Reducing child marriage and increasing girls’ schooling in Bangladesh

Child marriage stubbornly persists in South Asia, despite being associated with lower
education, higher fertility and mortality rates, and poor health among adolescent mothers and their children. According to the Bangladesh Demographic and Health Survey 2014, 59% of women aged 20-24 were married before the age of 18, and 31% of girls age 15-19 had begun childbearing. The parents of child brides are frequently mis-characterised as “ignorant” or “uncaring”, when in fact, impoverished parents are forced to make difficult choices between what is best for their daughters and what they can afford. In Bangladesh, as a girl ages, the dowry price her parents must pay for her marriage increases, while her prospects of being able to afford a suitable spouse may diminish.

Child marriage and dowry payments are deeply rooted practices, and difficult to repress by legal means. Among the alternative strategies that have been tested to discourage early marriage, providing financial incentives conditional on school attendance has shown some success. However, these incentives do little to address the problem of child marriage among girls outside the school system. There is also some evidence that empowerment and skills training for young women may delay marriage and childbearing, but there have been few rigorous studies to date on the long-term impact of such programs.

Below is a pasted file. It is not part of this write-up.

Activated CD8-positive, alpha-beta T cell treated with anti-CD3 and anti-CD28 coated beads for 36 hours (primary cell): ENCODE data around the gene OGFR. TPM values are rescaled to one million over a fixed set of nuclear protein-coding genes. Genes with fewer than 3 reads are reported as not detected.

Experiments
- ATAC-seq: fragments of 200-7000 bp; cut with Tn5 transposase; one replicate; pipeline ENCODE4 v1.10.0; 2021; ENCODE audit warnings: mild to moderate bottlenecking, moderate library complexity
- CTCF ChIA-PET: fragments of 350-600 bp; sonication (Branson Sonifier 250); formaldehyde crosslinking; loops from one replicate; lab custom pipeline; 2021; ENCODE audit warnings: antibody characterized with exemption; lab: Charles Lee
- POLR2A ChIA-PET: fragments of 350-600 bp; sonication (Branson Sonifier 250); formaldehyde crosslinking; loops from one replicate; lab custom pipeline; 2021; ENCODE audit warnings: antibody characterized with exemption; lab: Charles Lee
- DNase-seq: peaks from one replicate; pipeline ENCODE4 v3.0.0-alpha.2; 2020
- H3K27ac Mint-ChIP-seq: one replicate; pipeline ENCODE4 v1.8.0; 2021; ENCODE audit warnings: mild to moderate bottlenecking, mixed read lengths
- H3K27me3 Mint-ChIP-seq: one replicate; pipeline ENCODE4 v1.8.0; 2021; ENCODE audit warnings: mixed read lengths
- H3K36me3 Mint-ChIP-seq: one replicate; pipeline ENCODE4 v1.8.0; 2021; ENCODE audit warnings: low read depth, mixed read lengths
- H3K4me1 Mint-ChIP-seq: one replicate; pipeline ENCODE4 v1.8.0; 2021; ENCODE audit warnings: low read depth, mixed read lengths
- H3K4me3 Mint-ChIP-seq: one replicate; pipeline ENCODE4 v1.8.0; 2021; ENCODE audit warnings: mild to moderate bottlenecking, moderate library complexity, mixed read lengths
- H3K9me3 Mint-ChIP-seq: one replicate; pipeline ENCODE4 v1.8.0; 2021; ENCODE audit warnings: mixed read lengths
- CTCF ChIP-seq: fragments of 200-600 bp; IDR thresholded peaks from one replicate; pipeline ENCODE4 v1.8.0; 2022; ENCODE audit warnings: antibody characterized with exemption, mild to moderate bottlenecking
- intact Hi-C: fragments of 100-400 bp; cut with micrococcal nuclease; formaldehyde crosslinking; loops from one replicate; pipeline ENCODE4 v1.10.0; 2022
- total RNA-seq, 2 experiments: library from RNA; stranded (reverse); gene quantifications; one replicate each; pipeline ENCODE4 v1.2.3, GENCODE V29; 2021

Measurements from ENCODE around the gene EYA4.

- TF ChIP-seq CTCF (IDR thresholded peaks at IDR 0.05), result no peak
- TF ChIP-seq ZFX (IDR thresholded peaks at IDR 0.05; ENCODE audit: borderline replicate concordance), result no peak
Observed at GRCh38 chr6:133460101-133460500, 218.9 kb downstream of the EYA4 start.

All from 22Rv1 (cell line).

To better inform the design of interventions to reduce child marriage and adolescent childbearing, researchers conducted a long-term study in rural Bangladesh that evaluated the impact of two very different approaches — an adolescent empowerment training program and a conditional incentives program. This brief highlights some of the findings of the evaluation of these programs, with an aim to inform policymakers in Bangladesh and other countries in South Asia on effective, and cost-efficient, ways to reduce child marriage.

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